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A 34-year-old freelancer making $200K a year describes her spending


In April 2017, I changed the course of my professional career by leaving my “normal 9-to 5” salaried job to pursue a life as a freelance graphic designer and small business owner.

What felt like a gamble at the time paid off in a big way. In just three months I was already pulling in an income equivalent to my then $75,000 salary. Fast forward two years later and I am now averaging $200,000 a year and am projecting steady growth.

After details of my journey were featured recently on Business Insider Prime, I started to receive a few questions, from both fans and skeptics alike, about how that money is both earned and spent. And so, in this article, I’ll give a glimpse into my revenue streams, weekly spending habits, and how I’m constantly investing in future growth.

One of the more common comments I receive from skeptics is that my income can’t *really* be $200,000 because I obviously have business expenses that need to be paid.

The truth of the matter is the $200K number represents my personal net profit after business expenses. My actual business grosses close to $300K annually.

How she does it

The majority of my income comes from two main revenue streams. Half of my work comes from a freelance website called Upwork, and the other half comes from contracts I’ve procured on my own, mostly by word of mouth.

I also receive a small amount of rental income from the office space that I purchased at the beginning of this year. I rent extra spaces out to other like-minded small business owners. My eventual goal is to procure enough renters to cover the entire mortgage.

So let’s start out with a breakdown of my current average monthly earnings:

Graphic Design Contracts on Upwork: $14,000

Other Graphic Design Contracts: $9,500

Office Rental Income: $800

Which equates to:

Average Monthly Gross: $24,000

Projected Annual Gross: $290,000

Of course, those numbers are based on a three-month average. My monthly income tends to range between $20,000 and $30,000. While some months are lower than others, I trend steady growth.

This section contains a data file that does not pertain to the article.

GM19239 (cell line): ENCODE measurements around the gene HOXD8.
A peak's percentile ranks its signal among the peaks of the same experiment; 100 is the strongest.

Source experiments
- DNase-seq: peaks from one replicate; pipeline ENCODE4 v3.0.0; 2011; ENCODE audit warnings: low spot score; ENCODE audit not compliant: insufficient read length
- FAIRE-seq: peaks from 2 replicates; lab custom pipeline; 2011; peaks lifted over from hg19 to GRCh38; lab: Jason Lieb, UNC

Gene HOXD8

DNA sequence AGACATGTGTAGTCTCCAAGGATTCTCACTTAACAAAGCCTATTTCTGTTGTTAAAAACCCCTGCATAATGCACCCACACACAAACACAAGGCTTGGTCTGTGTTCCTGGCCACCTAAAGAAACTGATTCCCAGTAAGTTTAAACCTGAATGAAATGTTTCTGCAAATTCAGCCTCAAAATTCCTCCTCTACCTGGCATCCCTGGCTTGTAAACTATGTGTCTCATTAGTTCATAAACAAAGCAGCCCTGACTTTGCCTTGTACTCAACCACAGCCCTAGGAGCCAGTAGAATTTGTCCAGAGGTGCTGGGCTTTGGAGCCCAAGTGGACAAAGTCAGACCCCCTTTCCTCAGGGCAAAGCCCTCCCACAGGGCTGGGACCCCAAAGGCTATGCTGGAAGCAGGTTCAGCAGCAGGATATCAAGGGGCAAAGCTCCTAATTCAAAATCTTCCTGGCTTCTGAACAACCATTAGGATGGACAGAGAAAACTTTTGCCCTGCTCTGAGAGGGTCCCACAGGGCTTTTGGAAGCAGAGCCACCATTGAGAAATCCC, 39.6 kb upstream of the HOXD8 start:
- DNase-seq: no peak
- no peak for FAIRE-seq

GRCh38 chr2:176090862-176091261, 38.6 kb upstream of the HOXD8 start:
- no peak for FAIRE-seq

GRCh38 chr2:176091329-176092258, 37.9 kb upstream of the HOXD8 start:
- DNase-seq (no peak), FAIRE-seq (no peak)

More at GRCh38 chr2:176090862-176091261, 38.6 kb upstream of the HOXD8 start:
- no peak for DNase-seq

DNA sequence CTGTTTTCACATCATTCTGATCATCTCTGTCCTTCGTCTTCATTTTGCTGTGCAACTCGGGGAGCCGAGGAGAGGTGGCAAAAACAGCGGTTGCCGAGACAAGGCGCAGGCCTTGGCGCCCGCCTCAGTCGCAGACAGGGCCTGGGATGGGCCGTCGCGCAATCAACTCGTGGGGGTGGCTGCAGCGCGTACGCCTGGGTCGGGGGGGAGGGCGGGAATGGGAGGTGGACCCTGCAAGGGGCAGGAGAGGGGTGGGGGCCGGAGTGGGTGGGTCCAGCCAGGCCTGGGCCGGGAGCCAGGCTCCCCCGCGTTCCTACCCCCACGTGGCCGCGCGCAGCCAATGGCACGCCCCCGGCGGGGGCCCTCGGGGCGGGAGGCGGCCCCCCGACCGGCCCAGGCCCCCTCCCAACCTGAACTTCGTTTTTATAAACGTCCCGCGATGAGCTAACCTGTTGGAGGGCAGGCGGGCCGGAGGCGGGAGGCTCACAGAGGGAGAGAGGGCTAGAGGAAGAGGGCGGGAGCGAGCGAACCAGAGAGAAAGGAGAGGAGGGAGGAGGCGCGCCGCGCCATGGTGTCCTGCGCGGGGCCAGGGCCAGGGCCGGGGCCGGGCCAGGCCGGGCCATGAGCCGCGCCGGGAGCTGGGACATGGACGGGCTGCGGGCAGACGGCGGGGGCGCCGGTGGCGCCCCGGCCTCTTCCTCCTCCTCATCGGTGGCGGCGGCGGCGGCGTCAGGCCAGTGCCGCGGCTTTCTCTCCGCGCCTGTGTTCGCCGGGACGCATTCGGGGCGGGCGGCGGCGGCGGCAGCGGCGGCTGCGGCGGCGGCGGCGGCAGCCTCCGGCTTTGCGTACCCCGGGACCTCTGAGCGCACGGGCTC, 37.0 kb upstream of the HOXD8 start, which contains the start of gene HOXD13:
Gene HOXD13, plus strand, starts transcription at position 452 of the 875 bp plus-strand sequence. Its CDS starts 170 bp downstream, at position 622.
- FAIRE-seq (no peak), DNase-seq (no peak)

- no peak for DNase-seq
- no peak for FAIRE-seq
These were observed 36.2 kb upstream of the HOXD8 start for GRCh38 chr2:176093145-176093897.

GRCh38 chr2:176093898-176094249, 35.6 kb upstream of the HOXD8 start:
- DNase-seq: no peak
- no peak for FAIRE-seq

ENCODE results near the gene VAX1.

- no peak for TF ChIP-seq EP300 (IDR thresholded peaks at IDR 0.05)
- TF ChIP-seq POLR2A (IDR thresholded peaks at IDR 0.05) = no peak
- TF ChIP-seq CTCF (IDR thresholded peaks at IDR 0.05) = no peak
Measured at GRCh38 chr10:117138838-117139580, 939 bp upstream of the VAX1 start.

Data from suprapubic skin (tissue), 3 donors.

Before we get into expenses, it’s important to note the numbers below represent my total business expenses and my half of the personal expenses. I’m a married woman living in a dual-income household, but I have opted to focus only on my income/spending for this article.

My average monthly business expenses:

Contractor Salaries: $5,500

My Salary: $16,000

Office Mortgage/Expenses: $2,200

Software & Service Subscriptions: $150

Cell Phone/IPad Service: $150

My average monthly personal expenses:

Taxes: $4,000

Retirement: $4,000

Savings: $2,000

Rent/Utilities: $2,500

Food/Entertainment: $1,200

Clothes/Shopping: $300

Travel: $1000

Misc/Gifts: $350

Investments: $500

Health Insurance/Medical: $200

I treat my taxes and retirement contributions like expenses. When you’re a contractor, those items aren’t withheld like they would be in a normal paycheck so you have to budget for them. I believe in running my personal life like a business. I find that by budgeting for those things ahead of time, I’m not tempted to spend money I shouldn’t.

This year, I learned about the benefits of a SEP IRA, which has been a godsend when it comes to my taxes. My plan is to max out my tax-deductible contributions each year going forward to help ease that painful tax bill.

I’ve bought and sold three houses over the past 10 years (I move around a lot). I took a small loss on the first one (in 2008), broke even on the second, and netted a handsome profit on the third.

I’m very lucky to have been grandfathered in to a very basic, very cheap private health insurance plan. That’s usually the biggest risk to becoming independently employed. If I were to lose that plan, my premiums would jump to over $800/month just for my share.

I do not have student loan debt. I enrolled at a local community college (Walters State Community College) my first two years and an affordable state school (East Tennessee State University) for my bachelor’s to avoid over-priced tuition. I also applied for as many scholarships as I could get my hands on.

Neither myself nor my husband own a car. We live and work in downtown Miami and walk everywhere we go. It’s been quite freeing not worrying about the responsibility of car payments, insurance and maintenance.

My Achilles heel is food, entertainment, and travel. I’m a sucker for eating out, dine-in movies, and nice vacations.

I also believe in constantly looking for ways to grow and diversify my income. This year, my business goals include generating enough income from my office space to cover my mortgage, launching a second company with my husband and sister (a travel website: TheSmokies.com), and starting a freelance blog.

And of course, I have my sights set on early retirement.

This week, I spent $1,479 – roughly 9% of my personal monthly income.

Monday – $177

Tuesday – $117

Wednesday – $12

Thursday – $599

Friday – $105

Saturday – $339

Sunday – $130

This week was fairly normal for a workweek. Our biggest expenses were seeing multiple movies at the dine-in theatre (that food and wine tends to add up), meeting up with friends, and planning an upcoming Disney trip.



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